MARYANN BULLOCK, Plaintiff-Appellant, v. CITY OF COVINGTON; JAMES C. EDIGER, In his individual capacity, Defendants-Appellees.
Maryann Bullock appeals the dismissal of her claims against the City of Covington and its Code Enforcement Officer James Ediger. With one minor exception, we affirm.
Maryann Bullock lives at 923 Cherry Street. The street in front of her home has always been unpaved, and since the 1990s has been mostly inaccessible to motor vehicles. Although Bullock has occasionally asked the City to pave or otherwise improve her stretch of Cherry Street, the City has refused. Bullock accesses her driveway through a paved alley in the back, which the City resufaced in 2014.
Bullock brought this lawsuit in April 2016, seeking a declaratory judgment that Cherry Street is a public street. Bullock also asserted two claims under 42 U.S.C. § 1983, asserting that the City deprived her of property and denied her equal protection of the law in violation of the Fourteenth Amendment. She also asserted a state-law claim asserting that the City's failure to pave Cherry Street created a public nuisance and a tort claim against James Ediger, a Covington Code Enforcement Officer.
Although Bullock was initially represented by attorneys J. Christian Dennery and Maria Lagdameo, the district court disqualified Dennery because he had previously represented the City on matters related to Bullock's claims. The court also disqualified Lagdameo for reasons not at issue here. Bullock then hired a new lawyer.
The City and Ediger filed motions to dismiss for failure to state a claim, which the district court granted except as to Bullock's tort claim against Ediger. As to that claim, the district court declined to exercise supplemental jurisdiction. This appeal followed.
Bullock first argues that the district court should not have disqualified Dennery. We review that decision for an abuse of discretion. United States v. Brock, 501 F.3d 762, 771 (6th Cir. 2007). The district court disqualified Dennery under a Kentucky Rule of Professional Conduct that prohibits a lawyer from “represent[ing] a client in connection with a matter in which the lawyer participated personally and substantially as a public officer or employee [.]” SCR 3.130(1.11)(a)(2). Specifically, the court found that Dennery, a former City lawyer, had worked on nuisance complaints and various issues related to the City's streets. Bullock now asserts that the Kentucky rule does not bar Dennery's representation because none of Dennery's work for the City involved her personally. But Bullock's own complaint includes facts drawn from the various matters on which Dennery represented the City. Hence the district court did not abuse its discretion when it disqualified him.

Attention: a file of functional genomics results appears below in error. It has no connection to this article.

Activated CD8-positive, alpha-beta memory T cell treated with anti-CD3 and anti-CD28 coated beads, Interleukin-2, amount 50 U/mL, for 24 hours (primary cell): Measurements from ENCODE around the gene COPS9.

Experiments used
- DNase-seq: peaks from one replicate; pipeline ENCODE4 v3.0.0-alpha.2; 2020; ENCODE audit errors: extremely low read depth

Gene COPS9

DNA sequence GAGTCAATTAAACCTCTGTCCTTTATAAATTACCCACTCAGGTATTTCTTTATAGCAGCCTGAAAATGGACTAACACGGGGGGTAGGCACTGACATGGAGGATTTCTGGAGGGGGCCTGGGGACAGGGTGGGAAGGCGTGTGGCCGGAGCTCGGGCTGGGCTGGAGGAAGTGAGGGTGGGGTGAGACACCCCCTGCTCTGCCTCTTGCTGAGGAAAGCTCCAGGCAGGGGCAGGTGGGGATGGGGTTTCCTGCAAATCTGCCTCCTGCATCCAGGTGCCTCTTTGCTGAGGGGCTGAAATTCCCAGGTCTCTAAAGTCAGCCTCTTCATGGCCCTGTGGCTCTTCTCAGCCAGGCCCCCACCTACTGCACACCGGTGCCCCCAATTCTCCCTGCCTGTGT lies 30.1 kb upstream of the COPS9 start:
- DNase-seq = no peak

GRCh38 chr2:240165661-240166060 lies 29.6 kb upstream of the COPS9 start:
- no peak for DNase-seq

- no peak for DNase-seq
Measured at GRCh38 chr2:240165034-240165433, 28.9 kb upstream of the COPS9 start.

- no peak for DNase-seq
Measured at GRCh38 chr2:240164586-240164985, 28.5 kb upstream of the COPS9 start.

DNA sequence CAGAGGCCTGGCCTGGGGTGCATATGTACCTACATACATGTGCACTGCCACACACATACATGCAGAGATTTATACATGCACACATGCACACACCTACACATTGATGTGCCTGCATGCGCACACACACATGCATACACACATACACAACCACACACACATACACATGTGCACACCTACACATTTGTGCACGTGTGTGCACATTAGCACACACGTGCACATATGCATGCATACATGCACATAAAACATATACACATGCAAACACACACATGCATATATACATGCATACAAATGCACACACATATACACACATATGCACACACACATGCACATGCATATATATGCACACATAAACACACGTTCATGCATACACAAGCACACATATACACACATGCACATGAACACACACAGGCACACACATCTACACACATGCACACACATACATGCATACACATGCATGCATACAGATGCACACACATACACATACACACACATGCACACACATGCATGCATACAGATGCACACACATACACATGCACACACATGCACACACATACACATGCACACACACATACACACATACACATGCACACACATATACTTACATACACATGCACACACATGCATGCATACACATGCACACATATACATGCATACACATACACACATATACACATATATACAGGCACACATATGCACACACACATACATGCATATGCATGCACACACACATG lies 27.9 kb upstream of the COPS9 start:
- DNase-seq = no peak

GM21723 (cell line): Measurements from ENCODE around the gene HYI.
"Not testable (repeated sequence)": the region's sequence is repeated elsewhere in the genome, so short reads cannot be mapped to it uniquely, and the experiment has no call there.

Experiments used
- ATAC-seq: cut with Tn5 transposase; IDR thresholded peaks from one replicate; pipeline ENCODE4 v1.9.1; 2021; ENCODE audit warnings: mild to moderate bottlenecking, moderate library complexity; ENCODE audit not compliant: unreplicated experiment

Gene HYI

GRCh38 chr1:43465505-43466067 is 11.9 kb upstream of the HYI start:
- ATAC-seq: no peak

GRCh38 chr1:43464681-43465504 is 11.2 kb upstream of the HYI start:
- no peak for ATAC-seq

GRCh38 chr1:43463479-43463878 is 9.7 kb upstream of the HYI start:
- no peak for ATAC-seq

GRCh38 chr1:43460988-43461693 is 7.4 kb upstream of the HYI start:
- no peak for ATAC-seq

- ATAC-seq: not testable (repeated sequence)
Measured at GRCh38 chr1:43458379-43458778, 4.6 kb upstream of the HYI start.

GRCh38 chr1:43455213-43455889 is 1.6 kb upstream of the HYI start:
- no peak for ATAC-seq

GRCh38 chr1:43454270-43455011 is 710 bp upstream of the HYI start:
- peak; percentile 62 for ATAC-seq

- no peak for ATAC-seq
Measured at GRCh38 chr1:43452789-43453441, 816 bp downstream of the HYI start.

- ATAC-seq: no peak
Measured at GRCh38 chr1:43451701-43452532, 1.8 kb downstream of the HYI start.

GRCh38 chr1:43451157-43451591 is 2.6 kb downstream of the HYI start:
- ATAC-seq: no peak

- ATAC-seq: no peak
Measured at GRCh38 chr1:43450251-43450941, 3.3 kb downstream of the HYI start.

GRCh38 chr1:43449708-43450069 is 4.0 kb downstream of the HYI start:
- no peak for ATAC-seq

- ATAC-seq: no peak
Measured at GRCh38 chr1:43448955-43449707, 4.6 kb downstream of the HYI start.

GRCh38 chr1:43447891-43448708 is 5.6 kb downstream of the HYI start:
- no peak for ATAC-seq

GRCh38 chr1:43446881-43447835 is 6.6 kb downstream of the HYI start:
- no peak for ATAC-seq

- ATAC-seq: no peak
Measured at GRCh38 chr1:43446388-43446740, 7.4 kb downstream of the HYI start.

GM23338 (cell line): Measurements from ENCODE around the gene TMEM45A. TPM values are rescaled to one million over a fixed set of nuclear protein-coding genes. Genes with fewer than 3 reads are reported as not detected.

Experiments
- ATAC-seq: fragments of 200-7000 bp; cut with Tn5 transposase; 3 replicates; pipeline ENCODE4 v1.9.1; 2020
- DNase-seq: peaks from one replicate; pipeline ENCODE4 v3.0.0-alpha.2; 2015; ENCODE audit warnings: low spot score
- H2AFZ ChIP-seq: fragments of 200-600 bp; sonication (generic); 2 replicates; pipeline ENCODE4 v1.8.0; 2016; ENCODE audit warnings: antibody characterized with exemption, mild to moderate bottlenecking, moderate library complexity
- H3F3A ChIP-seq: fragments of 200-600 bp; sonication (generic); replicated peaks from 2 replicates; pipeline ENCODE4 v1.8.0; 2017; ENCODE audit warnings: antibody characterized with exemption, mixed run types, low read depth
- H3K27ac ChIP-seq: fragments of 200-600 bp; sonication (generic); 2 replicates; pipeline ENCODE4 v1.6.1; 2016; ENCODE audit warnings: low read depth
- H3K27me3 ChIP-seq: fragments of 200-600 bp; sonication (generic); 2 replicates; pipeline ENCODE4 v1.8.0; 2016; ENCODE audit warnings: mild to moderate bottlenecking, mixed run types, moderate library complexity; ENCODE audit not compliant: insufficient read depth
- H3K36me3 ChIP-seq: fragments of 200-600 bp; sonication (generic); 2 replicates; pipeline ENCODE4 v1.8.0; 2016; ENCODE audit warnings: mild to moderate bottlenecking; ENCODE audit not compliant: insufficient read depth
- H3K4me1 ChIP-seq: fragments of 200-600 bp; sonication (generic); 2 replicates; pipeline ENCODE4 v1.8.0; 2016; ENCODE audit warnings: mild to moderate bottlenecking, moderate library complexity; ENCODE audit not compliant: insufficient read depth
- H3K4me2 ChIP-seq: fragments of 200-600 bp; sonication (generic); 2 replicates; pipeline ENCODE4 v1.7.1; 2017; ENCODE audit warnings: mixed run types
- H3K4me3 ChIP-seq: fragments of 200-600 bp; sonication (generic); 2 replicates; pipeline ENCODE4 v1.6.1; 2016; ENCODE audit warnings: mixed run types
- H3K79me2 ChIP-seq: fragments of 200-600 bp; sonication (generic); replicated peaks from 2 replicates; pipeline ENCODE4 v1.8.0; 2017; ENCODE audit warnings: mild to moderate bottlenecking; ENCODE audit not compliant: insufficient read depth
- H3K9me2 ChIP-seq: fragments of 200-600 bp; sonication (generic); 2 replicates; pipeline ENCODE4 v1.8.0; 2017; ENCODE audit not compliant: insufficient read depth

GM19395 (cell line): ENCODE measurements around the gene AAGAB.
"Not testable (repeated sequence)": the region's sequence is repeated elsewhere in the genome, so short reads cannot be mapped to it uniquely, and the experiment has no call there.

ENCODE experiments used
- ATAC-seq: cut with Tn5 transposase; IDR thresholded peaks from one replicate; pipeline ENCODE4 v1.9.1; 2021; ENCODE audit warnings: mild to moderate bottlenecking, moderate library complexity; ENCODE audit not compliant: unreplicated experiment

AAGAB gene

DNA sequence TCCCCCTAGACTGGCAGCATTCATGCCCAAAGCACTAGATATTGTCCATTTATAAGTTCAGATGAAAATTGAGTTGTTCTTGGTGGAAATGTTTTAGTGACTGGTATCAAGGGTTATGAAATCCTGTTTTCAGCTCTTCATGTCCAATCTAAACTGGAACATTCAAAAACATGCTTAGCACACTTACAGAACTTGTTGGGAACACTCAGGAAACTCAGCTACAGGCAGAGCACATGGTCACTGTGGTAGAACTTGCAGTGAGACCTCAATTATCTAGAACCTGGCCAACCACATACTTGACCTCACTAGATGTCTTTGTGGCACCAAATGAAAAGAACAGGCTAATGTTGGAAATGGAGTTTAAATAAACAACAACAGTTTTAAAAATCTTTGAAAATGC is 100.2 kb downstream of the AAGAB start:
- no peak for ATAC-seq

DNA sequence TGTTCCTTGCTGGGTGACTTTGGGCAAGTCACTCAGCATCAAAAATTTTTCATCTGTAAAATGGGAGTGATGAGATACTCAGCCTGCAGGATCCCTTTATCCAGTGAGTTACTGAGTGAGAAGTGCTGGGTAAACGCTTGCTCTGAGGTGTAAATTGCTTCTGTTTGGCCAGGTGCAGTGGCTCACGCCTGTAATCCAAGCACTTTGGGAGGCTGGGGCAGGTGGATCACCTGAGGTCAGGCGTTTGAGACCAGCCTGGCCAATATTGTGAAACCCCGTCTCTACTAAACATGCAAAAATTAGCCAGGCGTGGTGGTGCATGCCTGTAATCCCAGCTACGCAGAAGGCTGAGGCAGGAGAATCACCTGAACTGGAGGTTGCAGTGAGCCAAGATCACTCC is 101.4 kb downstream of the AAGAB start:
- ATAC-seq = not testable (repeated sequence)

Bullock next challenges the court's dismissal of her claims under 42 U.S.C. § 1983, which the court held were time-barred. We review that decision de novo. See Moody v. Mich. Gaming Control Bd., 847 F.3d 399, 402 (6th Cir. 2017). Kentucky's one-year statute of limitations applies to Bullock's § 1983 claims. See Bonner v. Perry, 564 F.3d 424, 430-31 (6th Cir. 2009). Here, per Bullock's own complaint, all of her relevant injuries were caused by discrete acts, most recently a 2014 decision not to pave the street in front of her house. That decision came more than one year before Bullock filed suit. Her § 1983 claims are therefore untimely.
Bullock also challenges the dismissal of her nuisance claim, as to which the district court held the City was entitled to state-law immunity. Kentucky law affords local governments immunity from liability for claims “arising from the exercise of ․ legislative or quasi-legislative authority[.]” Ky. Rev. Stat. § 65.2003(3). The district court held—and Bullock does not dispute here—that the City exercised legislative authority when it decided which roads to pave. Bullock now argues that Kentucky law waives municipal immunity for takings claims, and that her nuisance claim ought to be construed as a takings claim. But Bullock did not present that argument to the district court. Thus the argument is forfeited. See Scottsdale Ins. Co. v. Flowers, 513 F.3d 546, 552 (6th Cir. 2008).
Bullock also challenges the court's dismissal of her declaratory-judgment action, which we review for an abuse of discretion. W. World Ins. Co. v. Hoey, 773 F.3d 755, 758 (6th Cir. 2014). In exercising that discretion, the district court may consider, among other things, whether the requested judgment would be an appropriate use of judicial power. See id at 759. Here, the district court determined that Bullock's claim for declaratory relief essentially asked the court to act as a city road commissioner. Suffice it to say that the court's refusal to do so was not an abuse of discretion.
That leaves Bullock's tort claim against Ediger. The district court chose not to exercise supplemental jurisdiction over that claim, see 28 U.S.C. § 1367, and instead dismissed it with prejudice. Normally, when a court declines to exercise supplemental jurisdiction, the court dismisses the claims without prejudice. See, e.g., Grubbs v. Sheakley Grp., Inc., 807 F.3d 785, 792 (6th Cir. 2015); Varsity Brands, Inc. v. Star Athletica, LLC, 799 F.3d 468, 475 (6th Cir. 2015). We see no reason to deviate from that practice here. We therefore vacate the district court's judgment as to that claim so that the court can dismiss it without prejudice.
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The district court's judgment is affirmed, except that we instruct the court to dismiss Bullock's claim against Ediger without prejudice.
KETHLEDGE, Circuit Judge.